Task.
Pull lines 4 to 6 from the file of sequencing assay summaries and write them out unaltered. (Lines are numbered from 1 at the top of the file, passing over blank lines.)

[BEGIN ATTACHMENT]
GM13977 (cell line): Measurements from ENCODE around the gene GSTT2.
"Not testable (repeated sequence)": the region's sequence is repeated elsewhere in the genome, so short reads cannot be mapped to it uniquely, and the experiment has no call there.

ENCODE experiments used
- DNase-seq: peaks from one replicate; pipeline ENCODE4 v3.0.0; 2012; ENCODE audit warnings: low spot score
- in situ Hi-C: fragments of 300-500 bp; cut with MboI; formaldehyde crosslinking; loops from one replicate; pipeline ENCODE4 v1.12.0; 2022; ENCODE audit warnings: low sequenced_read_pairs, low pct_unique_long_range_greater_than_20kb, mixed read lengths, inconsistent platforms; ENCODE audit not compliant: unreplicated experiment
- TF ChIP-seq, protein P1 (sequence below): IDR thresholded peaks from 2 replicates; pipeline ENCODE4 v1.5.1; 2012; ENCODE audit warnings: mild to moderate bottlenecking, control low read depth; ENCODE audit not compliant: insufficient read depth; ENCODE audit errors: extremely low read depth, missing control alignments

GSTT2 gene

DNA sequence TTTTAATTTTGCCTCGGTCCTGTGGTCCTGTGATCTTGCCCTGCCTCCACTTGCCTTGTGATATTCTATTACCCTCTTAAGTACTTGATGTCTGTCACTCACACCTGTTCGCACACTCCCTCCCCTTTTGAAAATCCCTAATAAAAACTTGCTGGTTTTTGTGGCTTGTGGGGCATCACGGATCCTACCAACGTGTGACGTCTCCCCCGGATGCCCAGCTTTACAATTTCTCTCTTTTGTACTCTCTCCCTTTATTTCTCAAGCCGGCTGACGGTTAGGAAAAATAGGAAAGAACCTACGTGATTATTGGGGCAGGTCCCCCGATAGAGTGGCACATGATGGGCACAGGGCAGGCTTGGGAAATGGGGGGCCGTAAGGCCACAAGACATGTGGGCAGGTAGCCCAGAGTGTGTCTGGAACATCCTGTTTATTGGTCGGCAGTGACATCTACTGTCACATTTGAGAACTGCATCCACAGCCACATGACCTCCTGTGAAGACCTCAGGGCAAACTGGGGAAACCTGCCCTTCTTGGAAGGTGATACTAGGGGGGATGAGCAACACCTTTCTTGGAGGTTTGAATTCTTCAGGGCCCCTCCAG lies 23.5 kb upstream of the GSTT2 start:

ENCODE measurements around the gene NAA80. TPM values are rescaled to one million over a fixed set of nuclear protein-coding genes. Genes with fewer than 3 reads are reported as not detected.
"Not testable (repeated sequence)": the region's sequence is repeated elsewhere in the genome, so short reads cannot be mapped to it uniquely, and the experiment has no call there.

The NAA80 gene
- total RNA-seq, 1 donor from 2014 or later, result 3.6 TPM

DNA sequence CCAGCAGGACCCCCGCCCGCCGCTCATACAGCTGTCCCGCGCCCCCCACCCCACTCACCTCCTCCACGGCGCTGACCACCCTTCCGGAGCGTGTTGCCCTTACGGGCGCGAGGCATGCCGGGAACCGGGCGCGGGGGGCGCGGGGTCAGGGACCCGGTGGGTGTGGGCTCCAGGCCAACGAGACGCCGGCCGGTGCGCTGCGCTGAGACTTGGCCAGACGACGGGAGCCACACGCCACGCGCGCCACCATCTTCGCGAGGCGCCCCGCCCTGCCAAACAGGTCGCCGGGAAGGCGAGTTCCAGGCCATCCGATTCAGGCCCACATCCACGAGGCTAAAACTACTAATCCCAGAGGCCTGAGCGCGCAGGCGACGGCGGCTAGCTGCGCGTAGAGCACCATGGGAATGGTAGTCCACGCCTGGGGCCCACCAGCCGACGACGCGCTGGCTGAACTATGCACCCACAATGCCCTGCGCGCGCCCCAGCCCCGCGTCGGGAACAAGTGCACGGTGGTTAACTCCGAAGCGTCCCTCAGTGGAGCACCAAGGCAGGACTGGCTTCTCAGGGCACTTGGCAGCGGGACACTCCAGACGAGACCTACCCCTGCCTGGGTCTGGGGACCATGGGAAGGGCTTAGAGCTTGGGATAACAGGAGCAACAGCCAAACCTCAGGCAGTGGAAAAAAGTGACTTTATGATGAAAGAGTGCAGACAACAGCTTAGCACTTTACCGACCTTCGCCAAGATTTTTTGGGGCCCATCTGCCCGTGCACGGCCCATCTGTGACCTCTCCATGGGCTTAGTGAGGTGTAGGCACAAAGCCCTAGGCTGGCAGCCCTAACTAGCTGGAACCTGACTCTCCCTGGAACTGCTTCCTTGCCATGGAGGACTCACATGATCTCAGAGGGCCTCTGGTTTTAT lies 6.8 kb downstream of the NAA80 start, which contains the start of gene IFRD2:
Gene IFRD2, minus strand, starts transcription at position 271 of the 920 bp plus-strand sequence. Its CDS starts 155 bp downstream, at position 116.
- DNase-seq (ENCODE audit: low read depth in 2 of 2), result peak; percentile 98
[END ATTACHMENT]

- DNase-seq: peaks from one replicate; pipeline ENCODE4 v3.0.0; 2012; ENCODE audit warnings: low spot score
- in situ Hi-C: fragments of 300-500 bp; cut with MboI; formaldehyde crosslinking; loops from one replicate; pipeline ENCODE4 v1.12.0; 2022; ENCODE audit warnings: low sequenced_read_pairs, low pct_unique_long_range_greater_than_20kb, mixed read lengths, inconsistent platforms; ENCODE audit not compliant: unreplicated experiment
- TF ChIP-seq, protein P1 (sequence below): IDR thresholded peaks from 2 replicates; pipeline ENCODE4 v1.5.1; 2012; ENCODE audit warnings: mild to moderate bottlenecking, control low read depth; ENCODE audit not compliant: insufficient read depth; ENCODE audit errors: extremely low read depth, missing control alignments